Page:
"God is beginning to resemble not a ruler but the last fading smile of a cosmic Cheshire cat."
- Julian Huxley, Religion without Revelation

Next Testament is a 12-issue graphic novel co-written by horror novelist and film director Clive Barker (most known his work on the Hellraiser franchise) and Mark Miller, and illustrated by Haemi Jang. Like much of Barker's other work, Next Testament has elements of fantasy and cosmic horror, with a religious bent. The story begins with a wealthy industrialist who is looking for god. Not in the metaphorical sense; no, Julian Demond has dropped everything to go digging around in the desert, following a dream that shook the foundations of his soul. He finds Wick, the Father of Colours, one of the original Trinity. Imprisoned for some 2000 years, he is now finally free. Surely this is an occasion to rejoice?

"'God the Father'. It sounds so stale. I always fancied myself more of a rogue. Though everything in Job is true, and still hilarious, if you ask me."
- Wick, Next Testament #2

Of course it isn't. The being who has now been unleashed upon the world is the Abrahamic god with a very Old Testament flavour. He is a vain, vicious, fickle, hedonistic sociopath, and also omnipotent. It seems that the Holy Bible was based only loosely on true events. For example, the bit with Jesus apparently occurred after Wick's imprisonment by his companions, and he views the sermons and moralizing of the New Testament with disdain. Now he looks upon the world that humanity has built without the gods, and finds it wanting.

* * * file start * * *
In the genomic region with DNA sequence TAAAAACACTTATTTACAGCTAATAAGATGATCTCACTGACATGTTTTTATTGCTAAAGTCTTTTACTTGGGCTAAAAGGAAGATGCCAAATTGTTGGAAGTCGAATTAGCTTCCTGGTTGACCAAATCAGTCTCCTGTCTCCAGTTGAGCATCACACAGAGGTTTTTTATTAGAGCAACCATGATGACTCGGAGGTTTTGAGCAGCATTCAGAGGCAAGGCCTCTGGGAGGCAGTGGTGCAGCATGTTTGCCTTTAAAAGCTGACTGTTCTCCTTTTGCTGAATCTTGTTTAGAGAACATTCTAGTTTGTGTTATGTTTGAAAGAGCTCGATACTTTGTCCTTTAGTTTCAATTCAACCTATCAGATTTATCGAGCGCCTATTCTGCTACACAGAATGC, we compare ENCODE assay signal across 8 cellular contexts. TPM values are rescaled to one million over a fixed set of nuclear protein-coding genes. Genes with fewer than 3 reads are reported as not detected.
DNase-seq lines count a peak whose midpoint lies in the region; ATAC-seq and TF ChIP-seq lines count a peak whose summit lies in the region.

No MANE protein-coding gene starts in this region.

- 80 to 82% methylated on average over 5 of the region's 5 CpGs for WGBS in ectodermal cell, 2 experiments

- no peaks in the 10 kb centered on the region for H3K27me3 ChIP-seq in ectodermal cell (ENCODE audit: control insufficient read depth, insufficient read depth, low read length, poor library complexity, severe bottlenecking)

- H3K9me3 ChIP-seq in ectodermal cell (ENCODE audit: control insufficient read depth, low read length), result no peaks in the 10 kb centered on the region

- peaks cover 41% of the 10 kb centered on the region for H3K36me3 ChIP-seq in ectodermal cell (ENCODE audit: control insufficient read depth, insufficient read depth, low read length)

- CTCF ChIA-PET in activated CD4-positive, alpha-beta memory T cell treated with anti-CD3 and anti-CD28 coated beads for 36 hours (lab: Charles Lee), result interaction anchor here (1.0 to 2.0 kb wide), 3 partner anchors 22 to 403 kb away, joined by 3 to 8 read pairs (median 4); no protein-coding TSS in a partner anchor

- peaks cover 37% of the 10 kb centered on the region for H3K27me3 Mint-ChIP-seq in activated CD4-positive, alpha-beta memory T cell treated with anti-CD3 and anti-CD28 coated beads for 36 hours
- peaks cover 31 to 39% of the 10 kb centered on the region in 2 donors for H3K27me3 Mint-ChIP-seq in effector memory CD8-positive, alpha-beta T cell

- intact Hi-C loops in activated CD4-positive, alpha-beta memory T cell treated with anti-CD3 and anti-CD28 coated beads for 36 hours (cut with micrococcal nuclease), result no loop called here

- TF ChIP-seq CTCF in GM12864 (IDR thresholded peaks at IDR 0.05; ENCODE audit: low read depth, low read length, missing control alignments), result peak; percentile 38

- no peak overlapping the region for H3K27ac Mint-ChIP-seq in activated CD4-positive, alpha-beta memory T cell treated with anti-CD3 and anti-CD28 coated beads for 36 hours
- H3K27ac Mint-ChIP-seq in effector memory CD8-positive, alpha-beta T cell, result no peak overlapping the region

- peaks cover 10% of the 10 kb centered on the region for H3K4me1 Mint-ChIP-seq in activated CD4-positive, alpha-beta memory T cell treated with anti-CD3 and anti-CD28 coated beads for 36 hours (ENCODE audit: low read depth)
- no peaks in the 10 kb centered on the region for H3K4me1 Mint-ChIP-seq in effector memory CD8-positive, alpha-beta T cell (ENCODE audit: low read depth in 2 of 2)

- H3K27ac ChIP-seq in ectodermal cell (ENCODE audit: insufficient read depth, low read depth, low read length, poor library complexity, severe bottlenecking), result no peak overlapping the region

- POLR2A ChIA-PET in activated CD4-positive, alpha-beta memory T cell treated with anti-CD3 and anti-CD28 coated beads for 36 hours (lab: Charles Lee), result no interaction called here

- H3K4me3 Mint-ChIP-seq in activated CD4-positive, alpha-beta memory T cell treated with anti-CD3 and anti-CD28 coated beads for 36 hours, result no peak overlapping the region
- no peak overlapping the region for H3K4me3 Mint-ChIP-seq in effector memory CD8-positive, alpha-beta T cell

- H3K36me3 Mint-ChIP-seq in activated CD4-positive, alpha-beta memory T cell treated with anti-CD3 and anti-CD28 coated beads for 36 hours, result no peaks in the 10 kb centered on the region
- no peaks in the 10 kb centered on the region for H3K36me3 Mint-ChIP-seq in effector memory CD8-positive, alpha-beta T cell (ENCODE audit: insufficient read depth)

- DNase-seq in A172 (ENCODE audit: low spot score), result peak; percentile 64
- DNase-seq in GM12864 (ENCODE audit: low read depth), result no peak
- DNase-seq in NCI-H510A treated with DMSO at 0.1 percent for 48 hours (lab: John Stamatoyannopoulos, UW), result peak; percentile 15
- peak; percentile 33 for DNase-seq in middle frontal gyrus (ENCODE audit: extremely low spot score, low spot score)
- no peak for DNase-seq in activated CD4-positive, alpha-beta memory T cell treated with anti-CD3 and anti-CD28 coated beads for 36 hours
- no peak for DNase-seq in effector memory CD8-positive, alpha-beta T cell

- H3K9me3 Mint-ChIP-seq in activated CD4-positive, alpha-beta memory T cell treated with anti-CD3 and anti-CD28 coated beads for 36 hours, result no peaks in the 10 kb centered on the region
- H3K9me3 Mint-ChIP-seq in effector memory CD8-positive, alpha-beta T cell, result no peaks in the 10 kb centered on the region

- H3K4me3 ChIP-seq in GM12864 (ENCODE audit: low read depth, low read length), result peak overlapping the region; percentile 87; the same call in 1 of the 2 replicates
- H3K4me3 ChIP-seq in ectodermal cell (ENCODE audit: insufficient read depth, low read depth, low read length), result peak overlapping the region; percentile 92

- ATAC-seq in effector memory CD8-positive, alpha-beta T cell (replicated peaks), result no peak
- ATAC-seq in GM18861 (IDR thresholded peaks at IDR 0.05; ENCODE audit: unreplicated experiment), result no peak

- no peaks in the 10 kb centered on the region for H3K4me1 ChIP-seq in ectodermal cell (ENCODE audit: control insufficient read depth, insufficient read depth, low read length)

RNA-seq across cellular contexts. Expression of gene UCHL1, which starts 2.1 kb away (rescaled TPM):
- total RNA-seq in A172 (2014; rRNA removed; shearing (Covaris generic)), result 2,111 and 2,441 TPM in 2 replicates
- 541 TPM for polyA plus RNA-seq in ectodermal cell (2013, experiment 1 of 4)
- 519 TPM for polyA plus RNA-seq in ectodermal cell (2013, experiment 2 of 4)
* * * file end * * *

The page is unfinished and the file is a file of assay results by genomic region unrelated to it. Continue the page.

"I will cleanse you of your banality. I will deliver you from your prison of ignorance. Open your hearts to oblivion. Succumb to its embrace. There was never an alternative."
- Wick, Next Testament #9

So, who's going to save the world? Enter the lovebirds: Tristan Demond and his fiancé Elspeth. Tristan is Julian's alienated son who has returned to LA to figure out what's up with dad. After fleeing from the dinner party / massacre that is Julian's attempt at introducing God to high society, the pair set off on a cross country expedition to the one place where they might find some answers. And in the mean time, Wick starts going Biblical.

"Oh. Shit. I fucking hate free will."
- Wick, Next Testament #10

Overall, I found the series quite enjoyable. The plot is gripping, the action visceral. Watching the whims of a malicious omnipotent being play out on a helpless world creates an atmospheric sense of tension that builds to the close. Our protagonists struggle through literal Biblical catastrophes, and the world falls apart around them. Through the eyes of the man who freed him, we also see how Wick reacts to this new world of humans, and how he comes to pass his judgement on it.

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